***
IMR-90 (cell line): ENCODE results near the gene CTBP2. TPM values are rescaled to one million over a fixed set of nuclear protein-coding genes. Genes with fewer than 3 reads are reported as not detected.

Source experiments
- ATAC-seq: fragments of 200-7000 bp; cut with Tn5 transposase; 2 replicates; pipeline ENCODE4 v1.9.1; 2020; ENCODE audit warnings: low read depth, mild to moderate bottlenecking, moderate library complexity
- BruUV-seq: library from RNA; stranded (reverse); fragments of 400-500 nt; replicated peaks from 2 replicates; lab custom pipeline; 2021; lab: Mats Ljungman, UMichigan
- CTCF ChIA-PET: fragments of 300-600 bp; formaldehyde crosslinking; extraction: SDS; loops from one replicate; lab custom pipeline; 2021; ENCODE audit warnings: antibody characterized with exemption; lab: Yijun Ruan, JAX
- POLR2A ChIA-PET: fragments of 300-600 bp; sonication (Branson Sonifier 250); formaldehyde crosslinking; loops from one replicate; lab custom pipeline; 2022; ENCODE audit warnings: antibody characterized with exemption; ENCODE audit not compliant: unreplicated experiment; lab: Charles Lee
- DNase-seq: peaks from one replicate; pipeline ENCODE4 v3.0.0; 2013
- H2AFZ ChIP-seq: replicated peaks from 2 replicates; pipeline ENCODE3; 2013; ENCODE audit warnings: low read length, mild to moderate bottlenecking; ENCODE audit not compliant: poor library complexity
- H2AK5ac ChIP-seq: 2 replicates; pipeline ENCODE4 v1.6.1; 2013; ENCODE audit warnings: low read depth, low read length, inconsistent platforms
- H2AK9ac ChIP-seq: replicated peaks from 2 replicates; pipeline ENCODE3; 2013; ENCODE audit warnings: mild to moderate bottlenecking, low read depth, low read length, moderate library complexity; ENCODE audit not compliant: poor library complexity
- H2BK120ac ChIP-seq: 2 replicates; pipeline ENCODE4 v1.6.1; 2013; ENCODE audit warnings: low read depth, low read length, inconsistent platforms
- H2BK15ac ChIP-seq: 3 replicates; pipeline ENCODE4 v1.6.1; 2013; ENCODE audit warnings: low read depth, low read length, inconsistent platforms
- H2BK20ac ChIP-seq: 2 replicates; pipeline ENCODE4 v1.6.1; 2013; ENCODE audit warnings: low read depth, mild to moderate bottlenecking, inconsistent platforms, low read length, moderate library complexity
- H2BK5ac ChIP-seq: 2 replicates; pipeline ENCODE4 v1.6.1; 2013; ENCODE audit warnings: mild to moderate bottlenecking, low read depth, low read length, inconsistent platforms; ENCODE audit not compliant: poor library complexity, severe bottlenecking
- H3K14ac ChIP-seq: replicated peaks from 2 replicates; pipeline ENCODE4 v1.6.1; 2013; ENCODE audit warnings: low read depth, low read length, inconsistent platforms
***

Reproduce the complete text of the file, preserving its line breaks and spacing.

IMR-90 (cell line): ENCODE results near the gene CTBP2. TPM values are rescaled to one million over a fixed set of nuclear protein-coding genes. Genes with fewer than 3 reads are reported as not detected.

Source experiments
- ATAC-seq: fragments of 200-7000 bp; cut with Tn5 transposase; 2 replicates; pipeline ENCODE4 v1.9.1; 2020; ENCODE audit warnings: low read depth, mild to moderate bottlenecking, moderate library complexity
- BruUV-seq: library from RNA; stranded (reverse); fragments of 400-500 nt; replicated peaks from 2 replicates; lab custom pipeline; 2021; lab: Mats Ljungman, UMichigan
- CTCF ChIA-PET: fragments of 300-600 bp; formaldehyde crosslinking; extraction: SDS; loops from one replicate; lab custom pipeline; 2021; ENCODE audit warnings: antibody characterized with exemption; lab: Yijun Ruan, JAX
- POLR2A ChIA-PET: fragments of 300-600 bp; sonication (Branson Sonifier 250); formaldehyde crosslinking; loops from one replicate; lab custom pipeline; 2022; ENCODE audit warnings: antibody characterized with exemption; ENCODE audit not compliant: unreplicated experiment; lab: Charles Lee
- DNase-seq: peaks from one replicate; pipeline ENCODE4 v3.0.0; 2013
- H2AFZ ChIP-seq: replicated peaks from 2 replicates; pipeline ENCODE3; 2013; ENCODE audit warnings: low read length, mild to moderate bottlenecking; ENCODE audit not compliant: poor library complexity
- H2AK5ac ChIP-seq: 2 replicates; pipeline ENCODE4 v1.6.1; 2013; ENCODE audit warnings: low read depth, low read length, inconsistent platforms
- H2AK9ac ChIP-seq: replicated peaks from 2 replicates; pipeline ENCODE3; 2013; ENCODE audit warnings: mild to moderate bottlenecking, low read depth, low read length, moderate library complexity; ENCODE audit not compliant: poor library complexity
- H2BK120ac ChIP-seq: 2 replicates; pipeline ENCODE4 v1.6.1; 2013; ENCODE audit warnings: low read depth, low read length, inconsistent platforms
- H2BK15ac ChIP-seq: 3 replicates; pipeline ENCODE4 v1.6.1; 2013; ENCODE audit warnings: low read depth, low read length, inconsistent platforms
- H2BK20ac ChIP-seq: 2 replicates; pipeline ENCODE4 v1.6.1; 2013; ENCODE audit warnings: low read depth, mild to moderate bottlenecking, inconsistent platforms, low read length, moderate library complexity
- H2BK5ac ChIP-seq: 2 replicates; pipeline ENCODE4 v1.6.1; 2013; ENCODE audit warnings: mild to moderate bottlenecking, low read depth, low read length, inconsistent platforms; ENCODE audit not compliant: poor library complexity, severe bottlenecking
- H3K14ac ChIP-seq: replicated peaks from 2 replicates; pipeline ENCODE4 v1.6.1; 2013; ENCODE audit warnings: low read depth, low read length, inconsistent platforms